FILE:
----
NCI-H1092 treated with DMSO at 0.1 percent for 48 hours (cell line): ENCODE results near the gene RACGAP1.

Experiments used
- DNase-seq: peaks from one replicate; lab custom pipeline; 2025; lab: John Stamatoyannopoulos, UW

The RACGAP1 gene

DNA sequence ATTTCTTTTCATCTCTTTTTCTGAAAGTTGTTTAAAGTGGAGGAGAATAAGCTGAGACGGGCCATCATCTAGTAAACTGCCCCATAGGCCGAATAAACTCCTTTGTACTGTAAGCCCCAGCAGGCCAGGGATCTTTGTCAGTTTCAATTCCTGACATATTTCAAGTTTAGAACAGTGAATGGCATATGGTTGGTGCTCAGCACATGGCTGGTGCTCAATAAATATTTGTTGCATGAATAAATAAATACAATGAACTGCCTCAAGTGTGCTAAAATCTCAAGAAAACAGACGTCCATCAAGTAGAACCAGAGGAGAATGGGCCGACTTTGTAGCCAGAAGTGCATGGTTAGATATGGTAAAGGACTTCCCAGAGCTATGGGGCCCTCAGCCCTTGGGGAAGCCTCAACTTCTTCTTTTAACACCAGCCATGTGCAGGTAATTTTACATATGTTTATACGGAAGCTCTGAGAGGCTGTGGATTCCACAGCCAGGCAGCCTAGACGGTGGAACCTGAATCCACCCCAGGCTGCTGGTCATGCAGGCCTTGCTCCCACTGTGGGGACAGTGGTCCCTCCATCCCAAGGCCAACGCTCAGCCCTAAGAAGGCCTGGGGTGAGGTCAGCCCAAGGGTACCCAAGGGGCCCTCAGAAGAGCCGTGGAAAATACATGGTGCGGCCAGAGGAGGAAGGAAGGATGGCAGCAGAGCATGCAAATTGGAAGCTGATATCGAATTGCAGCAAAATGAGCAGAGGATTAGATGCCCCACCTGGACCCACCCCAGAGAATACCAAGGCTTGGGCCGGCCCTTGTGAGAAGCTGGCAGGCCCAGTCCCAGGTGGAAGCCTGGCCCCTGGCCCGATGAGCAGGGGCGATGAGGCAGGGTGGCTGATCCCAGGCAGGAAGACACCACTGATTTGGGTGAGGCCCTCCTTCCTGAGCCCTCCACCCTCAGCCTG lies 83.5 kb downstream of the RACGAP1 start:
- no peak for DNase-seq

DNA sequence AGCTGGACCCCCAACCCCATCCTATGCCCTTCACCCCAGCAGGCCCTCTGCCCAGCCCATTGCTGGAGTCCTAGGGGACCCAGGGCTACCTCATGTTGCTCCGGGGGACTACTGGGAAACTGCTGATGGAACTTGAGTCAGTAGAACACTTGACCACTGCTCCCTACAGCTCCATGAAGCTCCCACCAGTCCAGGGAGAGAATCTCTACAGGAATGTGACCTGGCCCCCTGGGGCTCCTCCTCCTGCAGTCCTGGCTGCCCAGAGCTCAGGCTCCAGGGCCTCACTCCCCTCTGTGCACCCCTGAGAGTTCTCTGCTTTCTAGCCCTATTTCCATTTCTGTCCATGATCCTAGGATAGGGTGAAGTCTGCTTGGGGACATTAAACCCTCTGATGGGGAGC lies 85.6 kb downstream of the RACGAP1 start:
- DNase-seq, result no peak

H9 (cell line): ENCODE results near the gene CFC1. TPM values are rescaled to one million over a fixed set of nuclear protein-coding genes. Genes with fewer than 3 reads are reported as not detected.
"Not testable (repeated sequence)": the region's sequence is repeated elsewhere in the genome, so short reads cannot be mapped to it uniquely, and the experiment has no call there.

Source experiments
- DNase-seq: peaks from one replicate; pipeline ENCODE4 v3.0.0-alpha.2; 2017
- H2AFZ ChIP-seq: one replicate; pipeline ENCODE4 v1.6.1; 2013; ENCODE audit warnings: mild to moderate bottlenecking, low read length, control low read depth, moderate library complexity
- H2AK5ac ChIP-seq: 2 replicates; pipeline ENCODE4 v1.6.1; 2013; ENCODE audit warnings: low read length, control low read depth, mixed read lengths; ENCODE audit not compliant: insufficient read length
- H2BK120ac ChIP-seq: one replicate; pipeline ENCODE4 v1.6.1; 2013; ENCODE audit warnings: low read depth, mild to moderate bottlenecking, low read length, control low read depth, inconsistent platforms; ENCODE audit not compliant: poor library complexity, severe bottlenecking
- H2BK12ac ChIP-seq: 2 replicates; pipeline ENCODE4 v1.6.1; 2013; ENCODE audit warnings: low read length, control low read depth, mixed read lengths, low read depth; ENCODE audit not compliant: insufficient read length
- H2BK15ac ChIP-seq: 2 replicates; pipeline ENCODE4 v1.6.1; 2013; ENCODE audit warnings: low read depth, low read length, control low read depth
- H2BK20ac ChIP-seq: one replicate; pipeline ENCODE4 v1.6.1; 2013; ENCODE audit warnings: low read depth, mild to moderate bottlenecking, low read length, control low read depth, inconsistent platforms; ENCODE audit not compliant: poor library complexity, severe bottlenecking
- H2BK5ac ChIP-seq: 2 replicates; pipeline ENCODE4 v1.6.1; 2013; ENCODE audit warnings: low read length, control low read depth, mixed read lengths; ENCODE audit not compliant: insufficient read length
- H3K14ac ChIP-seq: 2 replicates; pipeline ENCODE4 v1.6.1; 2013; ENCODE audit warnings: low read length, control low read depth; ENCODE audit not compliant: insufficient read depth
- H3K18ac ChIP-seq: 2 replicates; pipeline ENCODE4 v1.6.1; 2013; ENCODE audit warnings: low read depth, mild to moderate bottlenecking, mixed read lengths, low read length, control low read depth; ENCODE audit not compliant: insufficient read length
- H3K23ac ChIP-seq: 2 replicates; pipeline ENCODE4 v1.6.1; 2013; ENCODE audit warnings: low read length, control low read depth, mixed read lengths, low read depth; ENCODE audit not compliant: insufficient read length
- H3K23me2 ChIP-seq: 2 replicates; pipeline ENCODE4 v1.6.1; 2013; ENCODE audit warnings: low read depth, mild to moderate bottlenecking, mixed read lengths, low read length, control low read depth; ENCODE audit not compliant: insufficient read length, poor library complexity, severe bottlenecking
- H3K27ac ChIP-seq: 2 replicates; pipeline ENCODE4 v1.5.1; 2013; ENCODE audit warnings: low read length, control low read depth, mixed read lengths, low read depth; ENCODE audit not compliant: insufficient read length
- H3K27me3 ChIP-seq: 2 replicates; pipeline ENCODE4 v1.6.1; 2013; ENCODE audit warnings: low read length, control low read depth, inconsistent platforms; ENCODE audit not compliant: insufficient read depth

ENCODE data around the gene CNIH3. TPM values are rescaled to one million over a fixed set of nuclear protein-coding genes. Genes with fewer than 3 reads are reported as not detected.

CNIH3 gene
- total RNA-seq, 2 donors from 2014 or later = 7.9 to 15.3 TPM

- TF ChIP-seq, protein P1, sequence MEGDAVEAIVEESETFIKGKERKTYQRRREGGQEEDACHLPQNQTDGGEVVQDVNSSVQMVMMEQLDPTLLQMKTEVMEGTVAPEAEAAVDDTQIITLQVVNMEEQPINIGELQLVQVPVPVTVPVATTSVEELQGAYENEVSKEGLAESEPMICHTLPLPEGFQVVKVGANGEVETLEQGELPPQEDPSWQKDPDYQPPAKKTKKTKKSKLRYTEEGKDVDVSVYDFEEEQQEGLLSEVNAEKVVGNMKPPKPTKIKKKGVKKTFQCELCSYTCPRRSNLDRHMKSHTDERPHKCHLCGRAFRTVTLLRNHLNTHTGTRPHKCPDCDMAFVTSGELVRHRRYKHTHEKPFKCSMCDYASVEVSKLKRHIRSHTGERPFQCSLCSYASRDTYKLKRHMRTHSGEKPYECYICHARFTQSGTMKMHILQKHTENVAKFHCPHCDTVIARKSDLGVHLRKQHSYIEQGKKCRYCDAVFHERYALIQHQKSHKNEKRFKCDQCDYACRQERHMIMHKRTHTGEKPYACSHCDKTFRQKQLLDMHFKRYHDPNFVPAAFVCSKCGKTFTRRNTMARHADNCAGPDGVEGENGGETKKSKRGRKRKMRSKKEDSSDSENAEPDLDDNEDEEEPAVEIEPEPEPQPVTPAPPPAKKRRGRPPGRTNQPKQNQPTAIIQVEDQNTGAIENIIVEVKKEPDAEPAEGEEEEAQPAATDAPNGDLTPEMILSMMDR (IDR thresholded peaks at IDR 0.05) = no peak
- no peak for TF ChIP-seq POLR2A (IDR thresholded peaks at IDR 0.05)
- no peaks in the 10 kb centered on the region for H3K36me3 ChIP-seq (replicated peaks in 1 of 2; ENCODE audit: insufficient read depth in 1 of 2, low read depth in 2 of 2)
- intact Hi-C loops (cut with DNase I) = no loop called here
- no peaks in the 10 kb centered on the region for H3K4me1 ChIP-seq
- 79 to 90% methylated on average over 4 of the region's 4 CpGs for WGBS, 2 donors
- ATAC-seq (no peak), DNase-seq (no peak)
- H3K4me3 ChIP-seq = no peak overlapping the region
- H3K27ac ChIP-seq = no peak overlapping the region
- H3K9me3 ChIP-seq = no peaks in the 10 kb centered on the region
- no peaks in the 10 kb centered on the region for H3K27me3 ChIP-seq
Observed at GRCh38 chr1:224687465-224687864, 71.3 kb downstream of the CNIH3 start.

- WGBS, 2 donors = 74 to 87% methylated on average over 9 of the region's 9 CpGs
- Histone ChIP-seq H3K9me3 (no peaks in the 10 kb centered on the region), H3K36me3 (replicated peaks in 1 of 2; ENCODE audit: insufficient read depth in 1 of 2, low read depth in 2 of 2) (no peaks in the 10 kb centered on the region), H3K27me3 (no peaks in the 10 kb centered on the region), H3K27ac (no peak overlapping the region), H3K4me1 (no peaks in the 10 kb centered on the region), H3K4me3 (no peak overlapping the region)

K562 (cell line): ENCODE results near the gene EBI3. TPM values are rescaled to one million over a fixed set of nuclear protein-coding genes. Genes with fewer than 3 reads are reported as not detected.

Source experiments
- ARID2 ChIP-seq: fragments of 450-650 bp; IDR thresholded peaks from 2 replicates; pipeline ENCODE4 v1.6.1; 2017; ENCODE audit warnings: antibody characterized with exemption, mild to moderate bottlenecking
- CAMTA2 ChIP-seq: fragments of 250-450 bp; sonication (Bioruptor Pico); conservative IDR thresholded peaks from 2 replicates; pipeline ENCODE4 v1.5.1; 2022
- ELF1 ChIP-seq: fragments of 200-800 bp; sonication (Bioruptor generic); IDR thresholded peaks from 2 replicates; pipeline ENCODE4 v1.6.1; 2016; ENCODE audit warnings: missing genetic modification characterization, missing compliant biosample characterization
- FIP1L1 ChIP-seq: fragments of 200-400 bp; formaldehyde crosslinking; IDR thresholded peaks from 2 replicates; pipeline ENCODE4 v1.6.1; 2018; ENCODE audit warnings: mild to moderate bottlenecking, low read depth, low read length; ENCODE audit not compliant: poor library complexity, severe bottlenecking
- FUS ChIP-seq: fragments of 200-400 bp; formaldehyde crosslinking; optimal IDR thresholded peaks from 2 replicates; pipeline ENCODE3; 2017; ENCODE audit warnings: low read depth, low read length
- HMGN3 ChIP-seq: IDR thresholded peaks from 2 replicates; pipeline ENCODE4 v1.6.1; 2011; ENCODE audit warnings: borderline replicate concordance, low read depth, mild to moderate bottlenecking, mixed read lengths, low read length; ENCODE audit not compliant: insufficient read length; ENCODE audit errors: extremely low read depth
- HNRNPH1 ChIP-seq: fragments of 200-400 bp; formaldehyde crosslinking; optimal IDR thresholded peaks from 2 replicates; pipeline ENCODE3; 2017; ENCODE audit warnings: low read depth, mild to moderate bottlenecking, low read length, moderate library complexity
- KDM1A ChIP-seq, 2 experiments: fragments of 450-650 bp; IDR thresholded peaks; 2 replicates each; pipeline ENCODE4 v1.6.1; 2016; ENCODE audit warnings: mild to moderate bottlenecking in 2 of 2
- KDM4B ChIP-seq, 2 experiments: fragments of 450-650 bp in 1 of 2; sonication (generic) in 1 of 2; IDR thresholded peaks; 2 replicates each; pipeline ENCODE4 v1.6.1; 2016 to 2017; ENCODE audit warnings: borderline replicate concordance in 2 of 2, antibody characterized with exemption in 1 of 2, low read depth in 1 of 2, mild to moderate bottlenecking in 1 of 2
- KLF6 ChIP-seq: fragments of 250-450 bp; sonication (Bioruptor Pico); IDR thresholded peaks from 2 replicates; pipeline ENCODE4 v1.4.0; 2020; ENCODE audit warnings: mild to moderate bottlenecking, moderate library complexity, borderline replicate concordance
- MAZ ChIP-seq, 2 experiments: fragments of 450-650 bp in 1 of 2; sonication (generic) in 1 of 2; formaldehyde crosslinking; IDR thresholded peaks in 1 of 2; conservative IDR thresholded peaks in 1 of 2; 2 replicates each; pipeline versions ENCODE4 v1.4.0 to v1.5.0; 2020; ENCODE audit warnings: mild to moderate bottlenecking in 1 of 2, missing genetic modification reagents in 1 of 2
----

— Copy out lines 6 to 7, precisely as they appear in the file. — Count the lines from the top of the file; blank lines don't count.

- no peak for DNase-seq

DNA sequence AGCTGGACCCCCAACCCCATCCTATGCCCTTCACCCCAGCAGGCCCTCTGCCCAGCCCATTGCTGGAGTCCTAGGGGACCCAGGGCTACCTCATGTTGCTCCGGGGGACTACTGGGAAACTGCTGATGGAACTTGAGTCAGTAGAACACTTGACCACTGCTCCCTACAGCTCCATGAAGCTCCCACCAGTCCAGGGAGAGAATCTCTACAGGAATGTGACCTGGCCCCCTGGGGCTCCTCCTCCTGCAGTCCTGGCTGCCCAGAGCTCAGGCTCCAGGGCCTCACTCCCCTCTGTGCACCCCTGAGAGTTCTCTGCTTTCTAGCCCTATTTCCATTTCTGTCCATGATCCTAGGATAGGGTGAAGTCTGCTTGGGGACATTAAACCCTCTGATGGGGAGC lies 85.6 kb downstream of the RACGAP1 start: